Carina led him along the trails that had been built on the hospital grounds, helping him by pushing where the ground was uneven. They stopped at the furthest point from the hospital and she turned him to face the sunset, sitting beside him on a bench. The sight was beautiful, the low clouds glowing crimson and orange beneath the blue sky, and it was peaceful and quiet. He took a deep breath, inhaling the sharp scent of the evergreen trees, and sighed contentedly. He noticed Carina staring at him, and turned to her. “What’s up?”
She shook her head. “I just – I can’t get over how cheerful you are,” she spoke with her usual candor, reaching over to touch his arm. “Are you sure you’re really as well as you seem? You’ve turned around so quickly.”
It was a little disconcerting, the way she saw through him. “Maybe I’m exaggerating it a little,” he admitted. “I realized I had been taking my problems out on my friends, and I decided to make more of an effort.” He covered her hand with his. “But I am only exaggerating a little. I promise. I really do feel much better.” She nodded, and they sat in silence, watching the sunset. He worked up his nerve to talk to her about something very personal. “Carina, can I ask you something?”
She looked at him, surprised. “Of course. You know you can.”
“Do you think…” He paused, watching a bat fly overhead as he organized his thoughts, and started again. “One of the reasons I’m feeling so much better is that… my dreams… they’ve become…” he searched for the right word, but couldn’t come up with it, so he filled it in lamely. “Good. Every night, Trelaina comes to me and we – we talk, for hours, it seems. I couldn’t even tell you what we talk about, but we’re happy together. She kisses me goodbye at the end of the night.” This was where it started to sound crazy, he knew. He hoped – he trusted – that she would take him seriously. “Carina, it feels like she’s really there with me. It doesn’t feel like a dream. Do you think… Do you believe our loved ones can communicate with us after they’re gone?”
She nodded solemnly and looked him in the eye. “I do, Mark. Absolutely. I had similar dreams about Daniel for months after he died. I still have them sometimes, when I’m feeling especially lonely or worried about something. I believe he watches over me from Heaven, and comes to help me when I need him. I had those dreams about my mother after she died, too. I think God gives them to us as a way to stay in touch with the people we love.” The corner of her mouth pulled back. “And if I’m wrong, and it’s just my subconscious trying to make me feel better? That’s OK, too.”
He had known she would understand. “Oh, yes, that’s exactly what it feels like. Not like she’s still alive, but like she’s been given a chance to make up for the time we didn’t have. I know Trelaina is in Heaven, too. I guess she’s my guardian angel.”
“I’m sure she is. She’ll do what she can to watch over you.” She gave him her most gentle smile, the one that always made him feel better.
“I believe she will. But…” He paused. This was difficult to admit, as though he was betraying Trelaina. “I’m starting to have a hard time remembering what Trelaina looked like. She’s there in my dreams, but when I wake up, it’s like her face is right on the edge of my mind, and I can’t quite make it come into focus, no matter how hard I try.” He felt himself becoming upset and closed his eyes, inhaling deeply.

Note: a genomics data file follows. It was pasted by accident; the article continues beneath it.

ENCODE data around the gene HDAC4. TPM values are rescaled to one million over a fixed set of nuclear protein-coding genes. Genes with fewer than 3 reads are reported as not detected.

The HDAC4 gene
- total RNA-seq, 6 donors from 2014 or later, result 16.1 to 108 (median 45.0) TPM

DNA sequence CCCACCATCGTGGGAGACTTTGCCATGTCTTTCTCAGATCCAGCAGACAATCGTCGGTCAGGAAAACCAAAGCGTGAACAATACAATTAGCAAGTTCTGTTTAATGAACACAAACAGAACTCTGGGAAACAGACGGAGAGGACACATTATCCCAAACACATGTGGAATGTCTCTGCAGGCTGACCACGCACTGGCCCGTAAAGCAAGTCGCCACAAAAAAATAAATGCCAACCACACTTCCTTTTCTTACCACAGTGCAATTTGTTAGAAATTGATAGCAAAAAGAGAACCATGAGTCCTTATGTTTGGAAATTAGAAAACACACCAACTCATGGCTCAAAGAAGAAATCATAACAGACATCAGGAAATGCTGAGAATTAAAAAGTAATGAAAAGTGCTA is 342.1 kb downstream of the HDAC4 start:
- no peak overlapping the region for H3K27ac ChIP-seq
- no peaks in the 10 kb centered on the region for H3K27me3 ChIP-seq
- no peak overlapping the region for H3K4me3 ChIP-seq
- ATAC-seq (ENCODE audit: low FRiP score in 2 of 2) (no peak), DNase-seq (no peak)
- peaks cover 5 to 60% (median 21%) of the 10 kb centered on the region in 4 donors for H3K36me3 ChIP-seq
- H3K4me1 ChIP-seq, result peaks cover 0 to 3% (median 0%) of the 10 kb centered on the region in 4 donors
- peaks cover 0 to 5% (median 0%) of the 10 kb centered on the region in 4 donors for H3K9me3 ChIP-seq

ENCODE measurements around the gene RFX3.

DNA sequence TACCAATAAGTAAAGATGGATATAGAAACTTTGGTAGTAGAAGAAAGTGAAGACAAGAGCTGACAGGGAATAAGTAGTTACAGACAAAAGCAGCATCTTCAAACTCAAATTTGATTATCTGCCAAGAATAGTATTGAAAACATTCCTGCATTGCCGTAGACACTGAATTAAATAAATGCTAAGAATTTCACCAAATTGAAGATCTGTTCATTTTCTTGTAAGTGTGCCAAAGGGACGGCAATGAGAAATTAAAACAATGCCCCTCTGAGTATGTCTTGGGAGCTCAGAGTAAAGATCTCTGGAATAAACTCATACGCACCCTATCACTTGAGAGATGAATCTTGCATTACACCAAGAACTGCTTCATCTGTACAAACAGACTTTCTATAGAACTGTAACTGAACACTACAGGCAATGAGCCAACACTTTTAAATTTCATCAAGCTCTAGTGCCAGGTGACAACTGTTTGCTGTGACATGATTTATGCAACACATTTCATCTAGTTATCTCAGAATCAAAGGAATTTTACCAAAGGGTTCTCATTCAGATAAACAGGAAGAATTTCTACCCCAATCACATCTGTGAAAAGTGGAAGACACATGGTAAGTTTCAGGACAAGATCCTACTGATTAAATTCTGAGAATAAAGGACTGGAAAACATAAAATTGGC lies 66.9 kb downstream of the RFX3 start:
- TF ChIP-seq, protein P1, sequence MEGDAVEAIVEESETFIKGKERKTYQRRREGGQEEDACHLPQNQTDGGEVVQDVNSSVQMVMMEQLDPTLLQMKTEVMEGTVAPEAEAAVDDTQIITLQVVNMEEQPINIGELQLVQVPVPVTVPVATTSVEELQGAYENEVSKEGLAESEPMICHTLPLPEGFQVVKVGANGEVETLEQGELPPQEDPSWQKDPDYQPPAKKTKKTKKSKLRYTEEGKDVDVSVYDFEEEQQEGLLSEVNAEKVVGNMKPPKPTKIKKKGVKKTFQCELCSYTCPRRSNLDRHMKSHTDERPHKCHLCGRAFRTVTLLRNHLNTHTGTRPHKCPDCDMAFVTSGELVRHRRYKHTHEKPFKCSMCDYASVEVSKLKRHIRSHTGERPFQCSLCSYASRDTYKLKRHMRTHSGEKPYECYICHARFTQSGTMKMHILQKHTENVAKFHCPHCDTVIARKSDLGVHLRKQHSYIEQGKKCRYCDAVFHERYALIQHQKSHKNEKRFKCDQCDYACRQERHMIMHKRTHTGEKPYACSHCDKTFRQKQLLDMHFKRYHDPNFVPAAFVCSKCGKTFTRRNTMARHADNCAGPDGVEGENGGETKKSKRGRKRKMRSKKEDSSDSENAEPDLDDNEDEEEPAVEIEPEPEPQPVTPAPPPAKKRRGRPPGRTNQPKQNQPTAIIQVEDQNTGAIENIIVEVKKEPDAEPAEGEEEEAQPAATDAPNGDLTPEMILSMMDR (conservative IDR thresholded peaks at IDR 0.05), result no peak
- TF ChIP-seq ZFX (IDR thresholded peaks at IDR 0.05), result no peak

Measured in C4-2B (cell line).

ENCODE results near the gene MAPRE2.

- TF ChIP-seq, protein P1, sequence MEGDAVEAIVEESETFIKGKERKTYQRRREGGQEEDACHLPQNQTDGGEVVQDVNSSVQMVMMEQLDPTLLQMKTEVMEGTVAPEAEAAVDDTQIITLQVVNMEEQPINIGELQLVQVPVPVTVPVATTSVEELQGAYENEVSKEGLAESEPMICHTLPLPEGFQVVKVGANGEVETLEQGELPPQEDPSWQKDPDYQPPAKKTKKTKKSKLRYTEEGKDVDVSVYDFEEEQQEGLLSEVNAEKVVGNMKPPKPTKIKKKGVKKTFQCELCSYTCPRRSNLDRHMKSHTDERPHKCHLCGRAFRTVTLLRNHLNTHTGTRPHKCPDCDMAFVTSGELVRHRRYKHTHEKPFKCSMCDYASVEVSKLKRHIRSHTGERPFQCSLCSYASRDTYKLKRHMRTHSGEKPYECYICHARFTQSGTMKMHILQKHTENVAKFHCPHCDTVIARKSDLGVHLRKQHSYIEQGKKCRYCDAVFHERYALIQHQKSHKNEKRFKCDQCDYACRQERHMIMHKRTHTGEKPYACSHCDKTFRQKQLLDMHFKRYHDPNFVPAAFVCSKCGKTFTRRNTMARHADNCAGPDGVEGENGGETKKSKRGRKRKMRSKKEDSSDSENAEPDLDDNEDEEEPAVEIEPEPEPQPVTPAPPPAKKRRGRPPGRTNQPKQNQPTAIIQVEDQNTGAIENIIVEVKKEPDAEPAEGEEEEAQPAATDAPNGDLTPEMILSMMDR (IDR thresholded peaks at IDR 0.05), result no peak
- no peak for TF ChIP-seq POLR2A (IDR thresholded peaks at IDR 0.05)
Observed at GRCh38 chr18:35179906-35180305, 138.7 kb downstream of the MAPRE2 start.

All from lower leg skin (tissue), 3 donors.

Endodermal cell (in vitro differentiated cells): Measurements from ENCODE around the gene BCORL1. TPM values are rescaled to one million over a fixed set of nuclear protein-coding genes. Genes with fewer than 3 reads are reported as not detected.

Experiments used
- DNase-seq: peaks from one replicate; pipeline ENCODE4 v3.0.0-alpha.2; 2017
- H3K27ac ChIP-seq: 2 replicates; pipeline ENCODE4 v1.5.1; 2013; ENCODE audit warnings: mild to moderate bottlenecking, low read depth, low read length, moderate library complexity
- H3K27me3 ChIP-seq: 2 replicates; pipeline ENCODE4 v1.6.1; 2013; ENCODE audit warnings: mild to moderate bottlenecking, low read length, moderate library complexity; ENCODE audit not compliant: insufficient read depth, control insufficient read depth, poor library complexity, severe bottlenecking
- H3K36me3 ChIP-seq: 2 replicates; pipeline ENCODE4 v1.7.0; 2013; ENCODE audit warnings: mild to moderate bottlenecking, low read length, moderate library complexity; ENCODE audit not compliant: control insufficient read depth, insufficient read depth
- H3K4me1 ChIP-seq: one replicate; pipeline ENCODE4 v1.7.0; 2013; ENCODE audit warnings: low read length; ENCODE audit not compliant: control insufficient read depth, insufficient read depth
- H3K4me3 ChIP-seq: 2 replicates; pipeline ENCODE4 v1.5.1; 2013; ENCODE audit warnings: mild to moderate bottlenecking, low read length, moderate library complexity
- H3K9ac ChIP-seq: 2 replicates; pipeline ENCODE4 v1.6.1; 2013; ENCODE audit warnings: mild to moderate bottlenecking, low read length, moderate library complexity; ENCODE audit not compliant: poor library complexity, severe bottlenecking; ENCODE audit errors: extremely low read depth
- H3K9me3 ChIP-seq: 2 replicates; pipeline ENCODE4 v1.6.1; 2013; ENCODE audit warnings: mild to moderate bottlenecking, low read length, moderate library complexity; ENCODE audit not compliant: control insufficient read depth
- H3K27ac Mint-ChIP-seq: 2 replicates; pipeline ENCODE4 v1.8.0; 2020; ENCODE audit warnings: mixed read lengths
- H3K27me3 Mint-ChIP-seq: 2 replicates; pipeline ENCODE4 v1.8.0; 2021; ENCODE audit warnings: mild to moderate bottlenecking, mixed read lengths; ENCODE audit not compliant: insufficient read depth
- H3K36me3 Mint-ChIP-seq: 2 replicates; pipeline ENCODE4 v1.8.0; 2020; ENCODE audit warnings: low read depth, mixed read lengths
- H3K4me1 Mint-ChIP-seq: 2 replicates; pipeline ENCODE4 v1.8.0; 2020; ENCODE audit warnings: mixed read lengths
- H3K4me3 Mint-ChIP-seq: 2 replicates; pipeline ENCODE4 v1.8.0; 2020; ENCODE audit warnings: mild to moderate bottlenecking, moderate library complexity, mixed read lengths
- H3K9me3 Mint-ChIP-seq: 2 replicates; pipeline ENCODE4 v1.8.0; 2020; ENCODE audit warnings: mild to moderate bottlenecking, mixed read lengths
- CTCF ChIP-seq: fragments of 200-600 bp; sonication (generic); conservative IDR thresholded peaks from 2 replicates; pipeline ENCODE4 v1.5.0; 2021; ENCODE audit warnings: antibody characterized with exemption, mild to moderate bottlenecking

“Mark… I don’t know what to tell you about that. I think it’s normal, unfortunately. You don’t have any pictures of her, and you really didn’t have a lot of time together. I guess… it’s part of moving on.”
He felt tears sting his eyes. She was right, he knew, but that didn’t make him regret it any less. “I guess so. And I’m trying to move on.” He looked up at her face. “But this part of it is hard.”
“It’s all hard. I know that. But it does get easier, I promise you.” She reached over and brushed a lone tear off his face. His nerve endings seemed to jump to life as her fingers trailed across his cheek, and his heart beat more quickly. He blinked heavily. How was it that she made things simpler and more complicated at the same time? He shook his head to clear it, and noticed that the light had almost disappeared from the sky. “We’d better get back, hadn’t we?” He asked.
“You’re right,” she answered, looking up. “They’ll have my head if I still have you outside after bed-check starts.”
They moved slowly and in silence back toward the hospital. Carina seemed lost in thought. Mark was distracted by the reaction he’d had to her touching his face, but he didn’t want to talk to her about it. Not after the conversation they’d had earlier. He hadn’t lied to her – he really didn’t want a romantic relationship. He wasn’t sure that he’d ever want one, and certainly not so soon. But he was drawn to her physically; more so than he could remember ever being with any other woman, even Trelaina. They had grown very close very quickly, and he supposed it was easy to develop feelings for someone when your time together was always so intense and emotional. Plus, they were always touching each other, holding hands. He wasn’t used to that. As they entered the hospital, he resolved to try to keep their friendship on a lighter, more professional level.
He offered to go back to his room without her, but she insisted on bringing him upstairs, saying that she wanted to try to find IQ-9. The nurse nodded at them as they passed, telling Carina that she didn’t have to rush; as long as he was in his room in time for bed check, she could let the nurse know when she was leaving and they’d get him settled for the night.